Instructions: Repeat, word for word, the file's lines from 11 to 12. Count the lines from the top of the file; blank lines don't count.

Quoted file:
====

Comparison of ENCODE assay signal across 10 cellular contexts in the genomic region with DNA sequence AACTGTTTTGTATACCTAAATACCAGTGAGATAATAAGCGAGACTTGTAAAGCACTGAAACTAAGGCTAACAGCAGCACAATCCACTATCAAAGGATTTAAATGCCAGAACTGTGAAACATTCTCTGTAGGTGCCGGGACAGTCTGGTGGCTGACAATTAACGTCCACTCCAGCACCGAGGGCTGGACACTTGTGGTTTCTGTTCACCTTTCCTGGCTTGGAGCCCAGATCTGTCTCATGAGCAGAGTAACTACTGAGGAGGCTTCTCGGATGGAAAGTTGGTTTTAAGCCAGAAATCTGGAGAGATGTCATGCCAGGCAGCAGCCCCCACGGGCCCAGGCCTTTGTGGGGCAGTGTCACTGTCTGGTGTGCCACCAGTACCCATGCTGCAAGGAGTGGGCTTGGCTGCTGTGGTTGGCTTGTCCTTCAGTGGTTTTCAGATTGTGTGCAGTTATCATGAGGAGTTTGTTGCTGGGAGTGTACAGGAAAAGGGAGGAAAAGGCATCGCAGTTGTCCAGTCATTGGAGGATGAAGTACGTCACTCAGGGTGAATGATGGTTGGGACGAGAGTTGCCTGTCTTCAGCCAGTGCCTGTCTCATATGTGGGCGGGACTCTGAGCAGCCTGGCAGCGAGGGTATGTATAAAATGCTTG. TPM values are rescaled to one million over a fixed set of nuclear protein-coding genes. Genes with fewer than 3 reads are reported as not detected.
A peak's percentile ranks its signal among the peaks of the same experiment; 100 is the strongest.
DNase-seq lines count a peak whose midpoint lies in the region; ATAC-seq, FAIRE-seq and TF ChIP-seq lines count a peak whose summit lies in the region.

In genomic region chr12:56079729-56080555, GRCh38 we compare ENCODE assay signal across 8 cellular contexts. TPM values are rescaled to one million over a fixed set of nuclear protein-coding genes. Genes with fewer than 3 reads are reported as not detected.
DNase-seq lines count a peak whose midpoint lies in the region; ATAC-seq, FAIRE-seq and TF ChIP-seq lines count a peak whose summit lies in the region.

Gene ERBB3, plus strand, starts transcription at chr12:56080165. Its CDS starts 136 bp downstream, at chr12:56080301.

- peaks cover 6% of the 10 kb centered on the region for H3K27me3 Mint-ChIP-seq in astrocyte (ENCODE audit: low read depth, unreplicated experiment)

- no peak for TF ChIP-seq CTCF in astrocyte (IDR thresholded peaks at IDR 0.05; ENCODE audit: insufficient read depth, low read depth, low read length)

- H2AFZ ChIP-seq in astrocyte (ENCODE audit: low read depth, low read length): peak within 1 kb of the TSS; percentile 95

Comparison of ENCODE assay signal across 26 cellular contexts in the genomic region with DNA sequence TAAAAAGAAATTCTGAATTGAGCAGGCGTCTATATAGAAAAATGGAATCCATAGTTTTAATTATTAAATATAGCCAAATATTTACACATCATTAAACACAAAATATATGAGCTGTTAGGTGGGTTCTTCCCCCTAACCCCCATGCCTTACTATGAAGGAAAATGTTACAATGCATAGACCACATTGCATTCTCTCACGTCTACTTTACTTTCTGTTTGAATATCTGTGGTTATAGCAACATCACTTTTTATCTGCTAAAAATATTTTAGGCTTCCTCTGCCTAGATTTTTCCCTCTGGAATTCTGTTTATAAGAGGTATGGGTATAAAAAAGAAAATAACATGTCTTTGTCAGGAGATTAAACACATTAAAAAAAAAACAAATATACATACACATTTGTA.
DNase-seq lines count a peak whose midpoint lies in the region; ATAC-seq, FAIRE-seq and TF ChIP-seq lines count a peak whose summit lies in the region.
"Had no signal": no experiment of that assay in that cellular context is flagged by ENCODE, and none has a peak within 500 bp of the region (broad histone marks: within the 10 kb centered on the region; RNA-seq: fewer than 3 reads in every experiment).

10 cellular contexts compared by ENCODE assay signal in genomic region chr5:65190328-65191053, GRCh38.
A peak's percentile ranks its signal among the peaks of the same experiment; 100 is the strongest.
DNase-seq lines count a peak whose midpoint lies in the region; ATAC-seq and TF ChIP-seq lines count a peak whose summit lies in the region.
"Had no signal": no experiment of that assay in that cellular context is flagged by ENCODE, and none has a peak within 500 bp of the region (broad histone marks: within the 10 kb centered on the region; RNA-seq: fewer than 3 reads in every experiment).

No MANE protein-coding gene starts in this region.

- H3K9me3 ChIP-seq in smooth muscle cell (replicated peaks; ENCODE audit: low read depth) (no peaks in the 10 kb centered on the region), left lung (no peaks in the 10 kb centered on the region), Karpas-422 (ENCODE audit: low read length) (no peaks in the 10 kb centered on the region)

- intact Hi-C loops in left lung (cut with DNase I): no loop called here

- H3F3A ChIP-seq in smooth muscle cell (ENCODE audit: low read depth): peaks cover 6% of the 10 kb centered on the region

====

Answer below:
DNase-seq lines count a peak whose midpoint lies in the region; ATAC-seq, FAIRE-seq and TF ChIP-seq lines count a peak whose summit lies in the region.
"Had no signal": no experiment of that assay in that cellular context is flagged by ENCODE, and none has a peak within 500 bp of the region (broad histone marks: within the 10 kb centered on the region; RNA-seq: fewer than 3 reads in every experiment).